The Buffalo Soldiers Motorcycle Club stands as a refreshing departure from the proliferation of intimidating, posturing, even violent MCs in the US. The predominately African-American BSMC is a nation-wide club dedicated to positive change, charity, and preservation of the memory of the original Buffalo Soldiers.
I became interested in the Buffalo Soldiers MC when I came face to with a color-wearing member in a restaurant in Delaware. My nod of greeting was met with a smile and a comment on the beauty of my granddaughter, who was in my arms.
I have often reported for AAB on the the seedy side of MC culture. On several occasions, I have come face-to-face with the MC members who fit into the 1% category. I have reported on the Mongols, Hells Angles, and the most hard-core Mexican MCs. I even reported on a club related shooting near my rural Arizona home. With that background, it was more than refreshing to interact with this BSMC member.
That sparked my interest in researching the club.
The History of the Buffalo Soldiers MC
The Buffalo Soldiers MC is a relatively young club which was started in 1991 in Harrisburg, PA. While there was no intent on the part of the founding members to create a club with chapters nationwide, that is what eventually happened. There are now BSMC entities from the original East Coast chapters across the country to the West Coast.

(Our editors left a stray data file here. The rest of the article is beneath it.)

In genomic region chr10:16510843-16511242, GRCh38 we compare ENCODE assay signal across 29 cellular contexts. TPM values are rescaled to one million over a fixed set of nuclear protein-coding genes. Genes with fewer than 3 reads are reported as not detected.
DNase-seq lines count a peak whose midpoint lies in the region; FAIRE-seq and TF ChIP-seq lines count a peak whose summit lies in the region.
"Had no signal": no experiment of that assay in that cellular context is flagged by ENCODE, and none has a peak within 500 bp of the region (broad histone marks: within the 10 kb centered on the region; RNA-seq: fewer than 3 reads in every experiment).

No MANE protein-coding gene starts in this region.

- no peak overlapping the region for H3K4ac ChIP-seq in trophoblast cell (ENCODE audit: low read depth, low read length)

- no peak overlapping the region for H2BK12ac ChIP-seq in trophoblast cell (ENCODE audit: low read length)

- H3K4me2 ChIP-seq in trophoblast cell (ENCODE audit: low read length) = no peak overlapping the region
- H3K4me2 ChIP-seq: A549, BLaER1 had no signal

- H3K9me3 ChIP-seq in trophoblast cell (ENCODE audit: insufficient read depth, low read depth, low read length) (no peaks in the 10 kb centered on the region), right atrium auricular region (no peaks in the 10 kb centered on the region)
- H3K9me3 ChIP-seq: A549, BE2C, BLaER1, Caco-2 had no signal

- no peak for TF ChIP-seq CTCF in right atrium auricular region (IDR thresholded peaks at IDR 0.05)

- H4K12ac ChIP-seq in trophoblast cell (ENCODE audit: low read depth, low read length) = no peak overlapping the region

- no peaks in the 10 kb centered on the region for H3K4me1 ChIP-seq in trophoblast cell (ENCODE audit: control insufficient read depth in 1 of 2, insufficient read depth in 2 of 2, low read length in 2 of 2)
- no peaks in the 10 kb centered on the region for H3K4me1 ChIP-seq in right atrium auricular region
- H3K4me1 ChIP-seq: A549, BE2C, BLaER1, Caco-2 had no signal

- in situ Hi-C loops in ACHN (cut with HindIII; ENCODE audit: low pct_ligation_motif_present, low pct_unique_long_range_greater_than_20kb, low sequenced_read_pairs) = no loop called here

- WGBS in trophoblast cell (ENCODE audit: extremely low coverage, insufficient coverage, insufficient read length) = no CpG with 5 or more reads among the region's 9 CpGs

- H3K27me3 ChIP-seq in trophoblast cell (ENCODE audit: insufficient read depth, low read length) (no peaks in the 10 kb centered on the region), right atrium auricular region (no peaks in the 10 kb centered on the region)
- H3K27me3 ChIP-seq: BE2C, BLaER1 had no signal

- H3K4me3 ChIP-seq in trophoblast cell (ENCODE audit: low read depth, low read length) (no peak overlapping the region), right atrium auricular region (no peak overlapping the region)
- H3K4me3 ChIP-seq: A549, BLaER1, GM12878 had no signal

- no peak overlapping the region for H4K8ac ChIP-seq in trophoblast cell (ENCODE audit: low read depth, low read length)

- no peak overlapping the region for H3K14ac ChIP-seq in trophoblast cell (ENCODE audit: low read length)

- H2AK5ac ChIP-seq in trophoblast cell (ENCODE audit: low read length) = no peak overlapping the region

The selection of the Buffalo Soldiers name was a tribute to the cavalry regimens of black soldiers who helped tame the Western Frontier. Interestingly, the name Buffalo Soldiers was given to those Civil War era troops by American Indians who were intrigued by their curly black hair. The Sacramento Chapter website states that a primary club goal is to, “keep the post Civil War contributions of the 9th and 10 Cavalry Buffalo Soldiers history alive through active involvement in the community.”
Buffalo Soldiers MC Insignia
In tribute to the original Buffalo Soldiers, the MC's colors consist of an image of a uniformed Buffalo Soldier between the top and bottom club name “rockers.”
Membership and Mission
The website of the Seattle-Tacoma chapter states, “...we are not defined by our motorcycles but more by our contribution to our community.” From the beginning, one mission of the club was to promote the notion that motorcyclists can be “Good Guys.” The BSMC has an extensive list of altruistic activities that spans from children's charities to nursing home visits to purchasing food for the homeless.
Unlike many many other American motorcycle clubs, the Buffalo Soldiers are not completely Harley-centric. All motorcycle types (over 650cc) are welcome. A BSMC rally is a vision in motorcycle diversity.
Likewise, while the club is predominately African-American in its make-up, race is not an exclusive rule. Rather, the Buffalo Soldiers MC is more concerned with attracting individuals who embody their requisite traits of community service and positive role modeling.
There are some interesting practical rules for membership in most of the BSMC chapters. Members must be licensed and insured. Further, all members must have completed a recognized motorcycle safety course. It is significant to note that convicted felons are not eligible for membership.
While it was a single friendly contact that sparked my interest in the Buffalo Soldiers Motorcycle Club, I left my research with a healthy respect for the mission and legacy of the MC and its members. With all of the negative press some MCs give our sport, it's uplifting to remember clubs like the BSMC exist. They live up to their motto, “One club, One Patch, One Mindset.”